I’ve been thinking quite a lot about my content lately. Part of this is due to my renewed personal interest in this, my blog and some of the efforts I’ve been making in the last couple days to add some vast quantities of metadata to the same, while another part is due to the confluence of life events (including people announcing they are moving, professional discussions I’ve had, and the bombardment of my random interactions with the web and the impact they’ve been making on my opinions of social media, both positive and negative.)
Because of this I’ve decided to import yet another (related) post from my interim attempt at blogging — the ersatzowl site — that I tried to manifest as a “professional” blogging exercise, but couldn’t seem to focus properly:
In particular, I’ve imported (and annotated below) a post from early December 2010 shortly following the burst of cafe-seated effort I made (right around that as-of-yet un-described transition point in my career) to write “Jack, Cubed” which is — the NaNoWriMo novel of fifty-thousand words, and probably — one of my better attempts at long-form fiction in, well… ever. I don’t know if proclaiming that is a credit to my efforts — or an emergent sign of something else — but that novel has now existed for going on six months, and — having originally written the attached post immediately following having written the referenced novel — and also given the fact I’ve been thinking about such topics lately, I figured there might be something worth adding to the thoughts about the purpose, longevity, essence, marketability, and ownership of said content below.
In December 2010, I posted the following:
So, I wrote a novel. It was a bit of a whim. It was another bit of NaNoWriMo. And it was another bit of crazy. And the thing is that while (as one might expect with a NaNoWriMo kind of effort) I didn’t expect final-product-awesomeness at the outset, the end result is three very important things: (1) done, (2) a complete plot that makes sense, and (3) entirely readable. So this poses a very interesting problem, and one that I’ll need to answer as I move forward and refine, edit, and re-draft this first draft of a novel: now what?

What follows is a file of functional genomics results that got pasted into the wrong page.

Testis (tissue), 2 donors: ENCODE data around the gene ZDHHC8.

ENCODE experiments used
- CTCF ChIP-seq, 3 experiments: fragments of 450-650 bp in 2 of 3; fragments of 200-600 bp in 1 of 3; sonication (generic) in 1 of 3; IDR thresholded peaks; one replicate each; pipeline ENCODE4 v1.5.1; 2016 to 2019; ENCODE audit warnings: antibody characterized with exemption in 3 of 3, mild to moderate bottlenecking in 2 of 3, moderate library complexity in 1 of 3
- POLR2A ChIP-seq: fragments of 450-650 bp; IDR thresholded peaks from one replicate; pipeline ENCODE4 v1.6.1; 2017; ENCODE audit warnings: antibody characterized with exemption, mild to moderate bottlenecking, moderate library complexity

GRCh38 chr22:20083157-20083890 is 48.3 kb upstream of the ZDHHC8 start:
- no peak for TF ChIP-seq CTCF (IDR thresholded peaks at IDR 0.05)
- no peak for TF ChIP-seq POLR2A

And honestly? Six months on, “now what?” has been exactly nothing. I’ve not even opened page-one of the novel to give it another read over. I don’t know if this is a good thing or a bad thing (from an editing perspective) having vowed to put some time and distance between the words and the act of massaging the words.
That is, as everyone wants to know, what does one do with a pretty good draft of a not-so-bad and fully-enjoyable novel that one wrote entirely by oneself?
See, the thing is that most people might automatically expect a person in my (new) position to pursue some kind of sale-leading-to-publication deal, seeking out an agent and a publisher to put the thing to print and sell it in any old run-of-the-mill bookstore. And twenty years ago (back when I first started picking up pens, papers, and keyboards and considering that I might do something with them) that would have been my automatic answer, too. Get it published.
Not that the novel is mature enough to even considering publishing at this point, but that aside. Let’s assume (just like as with the decade’s worth of wordy posts I’ve accumulated in *whatever I happen to be calling this blog today* blog) that I manage to maintain and keep this bitty collection of sentences, paragraphs and ideas for some indeterminate amount of time, and at some random point — or points — in the future I opt or find time to do something useful with that text. Now what? Or better: What then? I think I still agree with my post below:
But the world has changed a little bit, and two other factors come into play about this finished work of fiction. It is (4) not in any way required to make me an income (ie. it was a hobby project) and (5) it is currently, fully, unequivocally, unquestionably my property in that (a) I wrote it, (b) I tracked plotting and writing it, and (c) I was unemployed at the time it was written and thus no employer could back-peddle and/or underhandedly claim some contractual rights to my creative work.
…which, on a side note, has proven to have been one of the very few, short-listed times, months later, where having been unemployed for that span has proved to be an advantage in my favour…